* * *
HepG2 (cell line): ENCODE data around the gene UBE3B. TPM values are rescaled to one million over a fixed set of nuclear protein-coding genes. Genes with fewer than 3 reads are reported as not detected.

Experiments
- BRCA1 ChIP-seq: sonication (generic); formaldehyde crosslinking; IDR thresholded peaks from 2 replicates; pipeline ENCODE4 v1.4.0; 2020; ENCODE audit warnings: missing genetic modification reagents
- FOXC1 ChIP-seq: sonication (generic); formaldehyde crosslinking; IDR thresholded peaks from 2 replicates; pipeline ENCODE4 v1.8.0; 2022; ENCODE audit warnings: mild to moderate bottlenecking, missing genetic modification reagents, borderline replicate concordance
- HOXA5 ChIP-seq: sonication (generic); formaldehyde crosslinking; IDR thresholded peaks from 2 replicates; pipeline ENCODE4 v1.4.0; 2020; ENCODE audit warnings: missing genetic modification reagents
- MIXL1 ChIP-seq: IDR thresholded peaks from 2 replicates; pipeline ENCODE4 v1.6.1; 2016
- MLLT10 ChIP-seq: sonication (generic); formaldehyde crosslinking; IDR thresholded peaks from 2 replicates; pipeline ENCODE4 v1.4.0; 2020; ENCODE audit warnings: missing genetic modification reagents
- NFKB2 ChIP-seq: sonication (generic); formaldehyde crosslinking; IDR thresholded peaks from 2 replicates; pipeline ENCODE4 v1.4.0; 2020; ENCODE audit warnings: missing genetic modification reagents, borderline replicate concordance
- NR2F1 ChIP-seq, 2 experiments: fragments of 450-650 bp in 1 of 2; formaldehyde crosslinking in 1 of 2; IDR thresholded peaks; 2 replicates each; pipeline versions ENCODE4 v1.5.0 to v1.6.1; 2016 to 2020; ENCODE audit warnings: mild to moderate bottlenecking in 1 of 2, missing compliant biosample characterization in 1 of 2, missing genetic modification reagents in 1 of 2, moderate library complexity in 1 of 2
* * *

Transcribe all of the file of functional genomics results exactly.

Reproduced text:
HepG2 (cell line): ENCODE data around the gene UBE3B. TPM values are rescaled to one million over a fixed set of nuclear protein-coding genes. Genes with fewer than 3 reads are reported as not detected.

Experiments
- BRCA1 ChIP-seq: sonication (generic); formaldehyde crosslinking; IDR thresholded peaks from 2 replicates; pipeline ENCODE4 v1.4.0; 2020; ENCODE audit warnings: missing genetic modification reagents
- FOXC1 ChIP-seq: sonication (generic); formaldehyde crosslinking; IDR thresholded peaks from 2 replicates; pipeline ENCODE4 v1.8.0; 2022; ENCODE audit warnings: mild to moderate bottlenecking, missing genetic modification reagents, borderline replicate concordance
- HOXA5 ChIP-seq: sonication (generic); formaldehyde crosslinking; IDR thresholded peaks from 2 replicates; pipeline ENCODE4 v1.4.0; 2020; ENCODE audit warnings: missing genetic modification reagents
- MIXL1 ChIP-seq: IDR thresholded peaks from 2 replicates; pipeline ENCODE4 v1.6.1; 2016
- MLLT10 ChIP-seq: sonication (generic); formaldehyde crosslinking; IDR thresholded peaks from 2 replicates; pipeline ENCODE4 v1.4.0; 2020; ENCODE audit warnings: missing genetic modification reagents
- NFKB2 ChIP-seq: sonication (generic); formaldehyde crosslinking; IDR thresholded peaks from 2 replicates; pipeline ENCODE4 v1.4.0; 2020; ENCODE audit warnings: missing genetic modification reagents, borderline replicate concordance
- NR2F1 ChIP-seq, 2 experiments: fragments of 450-650 bp in 1 of 2; formaldehyde crosslinking in 1 of 2; IDR thresholded peaks; 2 replicates each; pipeline versions ENCODE4 v1.5.0 to v1.6.1; 2016 to 2020; ENCODE audit warnings: mild to moderate bottlenecking in 1 of 2, missing compliant biosample characterization in 1 of 2, missing genetic modification reagents in 1 of 2, moderate library complexity in 1 of 2